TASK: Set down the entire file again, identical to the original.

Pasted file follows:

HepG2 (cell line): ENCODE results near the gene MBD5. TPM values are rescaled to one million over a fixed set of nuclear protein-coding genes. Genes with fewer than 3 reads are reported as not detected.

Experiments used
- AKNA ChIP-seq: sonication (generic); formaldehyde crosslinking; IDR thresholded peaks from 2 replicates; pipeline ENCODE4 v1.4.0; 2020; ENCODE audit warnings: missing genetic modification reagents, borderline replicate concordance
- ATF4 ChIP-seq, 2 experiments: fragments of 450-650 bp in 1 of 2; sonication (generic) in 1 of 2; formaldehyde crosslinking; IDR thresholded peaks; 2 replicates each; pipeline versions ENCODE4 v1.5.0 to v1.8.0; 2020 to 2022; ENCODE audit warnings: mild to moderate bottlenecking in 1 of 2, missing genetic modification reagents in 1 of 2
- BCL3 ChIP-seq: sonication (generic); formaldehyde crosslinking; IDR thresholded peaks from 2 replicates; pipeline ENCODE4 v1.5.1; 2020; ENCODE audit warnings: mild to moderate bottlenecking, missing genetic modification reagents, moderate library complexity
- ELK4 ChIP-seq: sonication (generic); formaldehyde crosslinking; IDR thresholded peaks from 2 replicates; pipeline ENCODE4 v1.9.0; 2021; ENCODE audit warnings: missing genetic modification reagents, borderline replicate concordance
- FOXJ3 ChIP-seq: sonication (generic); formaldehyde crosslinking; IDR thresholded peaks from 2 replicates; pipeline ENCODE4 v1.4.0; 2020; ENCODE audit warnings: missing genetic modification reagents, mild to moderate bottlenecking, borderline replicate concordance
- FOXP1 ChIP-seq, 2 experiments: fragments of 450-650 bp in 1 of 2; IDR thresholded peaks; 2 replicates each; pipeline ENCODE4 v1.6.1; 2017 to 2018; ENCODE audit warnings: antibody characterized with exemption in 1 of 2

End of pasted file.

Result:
HepG2 (cell line): ENCODE results near the gene MBD5. TPM values are rescaled to one million over a fixed set of nuclear protein-coding genes. Genes with fewer than 3 reads are reported as not detected.

Experiments used
- AKNA ChIP-seq: sonication (generic); formaldehyde crosslinking; IDR thresholded peaks from 2 replicates; pipeline ENCODE4 v1.4.0; 2020; ENCODE audit warnings: missing genetic modification reagents, borderline replicate concordance
- ATF4 ChIP-seq, 2 experiments: fragments of 450-650 bp in 1 of 2; sonication (generic) in 1 of 2; formaldehyde crosslinking; IDR thresholded peaks; 2 replicates each; pipeline versions ENCODE4 v1.5.0 to v1.8.0; 2020 to 2022; ENCODE audit warnings: mild to moderate bottlenecking in 1 of 2, missing genetic modification reagents in 1 of 2
- BCL3 ChIP-seq: sonication (generic); formaldehyde crosslinking; IDR thresholded peaks from 2 replicates; pipeline ENCODE4 v1.5.1; 2020; ENCODE audit warnings: mild to moderate bottlenecking, missing genetic modification reagents, moderate library complexity
- ELK4 ChIP-seq: sonication (generic); formaldehyde crosslinking; IDR thresholded peaks from 2 replicates; pipeline ENCODE4 v1.9.0; 2021; ENCODE audit warnings: missing genetic modification reagents, borderline replicate concordance
- FOXJ3 ChIP-seq: sonication (generic); formaldehyde crosslinking; IDR thresholded peaks from 2 replicates; pipeline ENCODE4 v1.4.0; 2020; ENCODE audit warnings: missing genetic modification reagents, mild to moderate bottlenecking, borderline replicate concordance
- FOXP1 ChIP-seq, 2 experiments: fragments of 450-650 bp in 1 of 2; IDR thresholded peaks; 2 replicates each; pipeline ENCODE4 v1.6.1; 2017 to 2018; ENCODE audit warnings: antibody characterized with exemption in 1 of 2